WHEN IN DOUBT, DISENFRANCHISE…. The easiest way to win an election has nothing to do with candidates, fundraising, or grassroots operations. It’s to stack the voting deck — rig the system so that those most likely to vote the “wrong” way simply don’t get to participate.

Republicans pursued this pretty aggressively during the Bush era, relying on odious tactics like “voter caging,” and in the wake of last year’s midterm gains, the GOP efforts to keep voters they don’t like from the polls are intensifying.

New Hampshire’s new Republican state House speaker is pretty clear about what he thinks of college kids and how they vote. They’re “foolish,” Speaker William O’Brien said in a recent speech to a tea party group.

“Voting as a liberal. That’s what kids do,” he added, his comments taped by a state Democratic Party staffer and posted on YouTube. Students lack “life experience,” and “they just vote their feelings.”

New Hampshire House Republicans are pushing for new laws that would prohibit many college students from voting in the state – and effectively keep some from voting at all.

One bill would permit students to vote in their college towns only if they or their parents had previously established permanent residency there — requiring all others to vote in the states or other New Hampshire towns they come from. Another bill would end Election Day registration, which O’Brien said unleashes swarms of students on polling places, creating opportunities for fraud.

It’s ridiculous enough for Republicans to try to stop those who “vote their feelings,” but what’s important to remember here is that the problem isn’t limited to some offensive effort in New Hampshire.

ThinkProgress ran a report over the weekend, highlighting Republican efforts “that would dramatically restrict the voting rights of college students, rural voters, senior citizens, the disabled and the homeless.” How widespread is this? The report noted the developments in 22 states — nearly half the country.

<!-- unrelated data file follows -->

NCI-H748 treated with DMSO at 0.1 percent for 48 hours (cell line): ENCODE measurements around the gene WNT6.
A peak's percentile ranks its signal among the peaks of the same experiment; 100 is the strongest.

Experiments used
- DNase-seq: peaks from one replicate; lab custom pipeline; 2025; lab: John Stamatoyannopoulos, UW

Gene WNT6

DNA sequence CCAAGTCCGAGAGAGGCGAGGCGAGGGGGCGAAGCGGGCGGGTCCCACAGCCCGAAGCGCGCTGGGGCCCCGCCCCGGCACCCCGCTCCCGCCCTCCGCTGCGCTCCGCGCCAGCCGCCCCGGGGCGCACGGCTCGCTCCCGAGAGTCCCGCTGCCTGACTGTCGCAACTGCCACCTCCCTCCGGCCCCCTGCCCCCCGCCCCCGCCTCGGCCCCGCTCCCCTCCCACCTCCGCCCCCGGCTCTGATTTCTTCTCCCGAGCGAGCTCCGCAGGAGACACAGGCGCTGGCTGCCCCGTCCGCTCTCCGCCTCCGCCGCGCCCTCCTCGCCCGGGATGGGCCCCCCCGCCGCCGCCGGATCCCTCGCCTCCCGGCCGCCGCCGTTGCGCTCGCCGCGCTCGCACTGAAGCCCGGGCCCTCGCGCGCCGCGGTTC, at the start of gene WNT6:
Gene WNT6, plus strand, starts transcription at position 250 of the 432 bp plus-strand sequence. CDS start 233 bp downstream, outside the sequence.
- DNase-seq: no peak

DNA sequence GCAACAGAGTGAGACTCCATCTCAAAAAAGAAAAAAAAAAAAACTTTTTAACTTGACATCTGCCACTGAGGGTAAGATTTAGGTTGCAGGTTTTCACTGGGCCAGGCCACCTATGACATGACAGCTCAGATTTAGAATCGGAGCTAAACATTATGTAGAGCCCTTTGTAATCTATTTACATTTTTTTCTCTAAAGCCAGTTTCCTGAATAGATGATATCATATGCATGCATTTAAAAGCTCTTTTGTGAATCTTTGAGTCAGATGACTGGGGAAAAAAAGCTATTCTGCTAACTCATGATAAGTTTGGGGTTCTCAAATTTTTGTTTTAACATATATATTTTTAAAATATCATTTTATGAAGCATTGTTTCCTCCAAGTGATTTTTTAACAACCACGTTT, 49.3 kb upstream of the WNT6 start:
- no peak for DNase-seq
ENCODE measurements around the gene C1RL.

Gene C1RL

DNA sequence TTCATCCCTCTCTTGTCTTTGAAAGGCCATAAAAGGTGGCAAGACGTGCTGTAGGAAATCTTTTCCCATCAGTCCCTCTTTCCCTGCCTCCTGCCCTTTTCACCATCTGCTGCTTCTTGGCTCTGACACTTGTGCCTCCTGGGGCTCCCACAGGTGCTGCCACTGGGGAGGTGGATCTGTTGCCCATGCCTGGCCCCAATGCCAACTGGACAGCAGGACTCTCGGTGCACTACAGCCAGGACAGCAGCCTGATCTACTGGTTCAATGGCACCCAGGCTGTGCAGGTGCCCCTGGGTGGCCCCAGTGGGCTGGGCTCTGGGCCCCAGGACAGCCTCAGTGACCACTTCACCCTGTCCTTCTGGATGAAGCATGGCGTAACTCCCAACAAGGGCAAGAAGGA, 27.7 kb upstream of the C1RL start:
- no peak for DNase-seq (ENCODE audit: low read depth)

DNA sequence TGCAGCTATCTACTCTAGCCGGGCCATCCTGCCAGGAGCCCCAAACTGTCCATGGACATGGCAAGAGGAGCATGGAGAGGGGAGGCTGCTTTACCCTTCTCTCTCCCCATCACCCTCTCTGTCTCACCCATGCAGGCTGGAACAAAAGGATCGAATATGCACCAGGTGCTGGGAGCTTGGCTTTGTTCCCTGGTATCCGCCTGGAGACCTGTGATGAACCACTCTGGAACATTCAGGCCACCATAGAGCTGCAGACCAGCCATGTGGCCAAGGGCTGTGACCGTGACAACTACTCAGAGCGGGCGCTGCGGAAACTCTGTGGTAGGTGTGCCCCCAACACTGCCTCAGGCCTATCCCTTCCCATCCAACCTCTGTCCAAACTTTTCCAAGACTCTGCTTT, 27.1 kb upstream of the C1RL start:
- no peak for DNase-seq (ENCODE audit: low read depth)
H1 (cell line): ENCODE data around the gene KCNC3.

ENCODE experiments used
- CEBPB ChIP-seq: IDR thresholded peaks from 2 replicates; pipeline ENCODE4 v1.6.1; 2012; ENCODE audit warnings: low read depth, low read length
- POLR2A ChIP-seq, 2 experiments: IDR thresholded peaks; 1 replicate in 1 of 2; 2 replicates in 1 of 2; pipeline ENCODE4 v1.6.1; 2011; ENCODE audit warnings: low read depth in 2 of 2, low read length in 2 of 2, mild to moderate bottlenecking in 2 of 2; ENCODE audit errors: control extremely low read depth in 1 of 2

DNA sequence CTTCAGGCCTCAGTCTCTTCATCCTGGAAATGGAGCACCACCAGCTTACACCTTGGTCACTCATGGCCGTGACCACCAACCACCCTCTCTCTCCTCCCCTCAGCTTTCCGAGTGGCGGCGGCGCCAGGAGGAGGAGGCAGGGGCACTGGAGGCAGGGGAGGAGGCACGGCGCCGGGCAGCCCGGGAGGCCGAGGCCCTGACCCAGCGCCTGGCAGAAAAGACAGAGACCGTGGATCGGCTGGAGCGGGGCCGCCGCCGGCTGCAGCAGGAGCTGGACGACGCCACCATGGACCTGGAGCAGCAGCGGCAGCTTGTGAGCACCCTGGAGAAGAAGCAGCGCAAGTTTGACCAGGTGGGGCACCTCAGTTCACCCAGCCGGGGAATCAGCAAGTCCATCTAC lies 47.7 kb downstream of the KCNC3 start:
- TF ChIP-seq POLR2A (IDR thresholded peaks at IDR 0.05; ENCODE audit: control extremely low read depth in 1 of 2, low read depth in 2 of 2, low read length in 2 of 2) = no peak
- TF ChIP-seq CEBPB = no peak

This isn’t just wrong, it’s dangerous. If the GOP is so panicky about losing elections, they should field better candidates and adopt a more sensible policy agenda, not push schemes like voter-ID bills that depress minority, youth, and low-income voter turnout. From the Post article:

Democrats charge that the real goal, as with anti-union measures in Wisconsin, Ohio and elsewhere, is simply to deflate the power of core Democratic voting blocs – in this case young people and minorities. For all the allegations of voter fraud, Democrats and voting rights groups say, there is scant evidence to show that it is a problem.

“It’s a war on voting,” said Thomas Bates, vice president of Rock the Vote, a youth voter- registration group mounting a campaign to fight the array of state measures. “We’d like to be advocating for a 21st-century voting system, but here we are fighting against efforts to turn it back to the 19th century.”

Republicans routinely pull a lot of stunts, but few are as offensive as these anti-voting tactics. They undermine democracy in a rather fundamental way. It’s one thing to lie one’s way through a campaign; it’s more damaging to the integrity of the country to stop people who disagree with you from even having a say in the process.

I suspect a lot of folks backed GOP candidates last year, hoping and expecting they’d tackle economic issues. This is another reminder that, two months into the new Republican majorities in statehouses nationwide, the GOP agenda has nothing to do with jobs, and everything to do with a much larger, much darker, crusade.

And while this is ongoing at the state level, the agenda has President Obama in mind: there’s a reason the fights are particularly intense in New Hampshire, Wisconsin, and North Carolina — these are three “swing” states the president will need for a second term, but may lose if Republicans prevent significant numbers of likely Democratic voters from participating.

Steve Benen

Follow Steve on Twitter @stevebenen. Steve Benen is a producer at MSNBC's The Rachel Maddow Show. He was the principal contributor to the Washington Monthly's Political Animal blog from August 2008 until January 2012.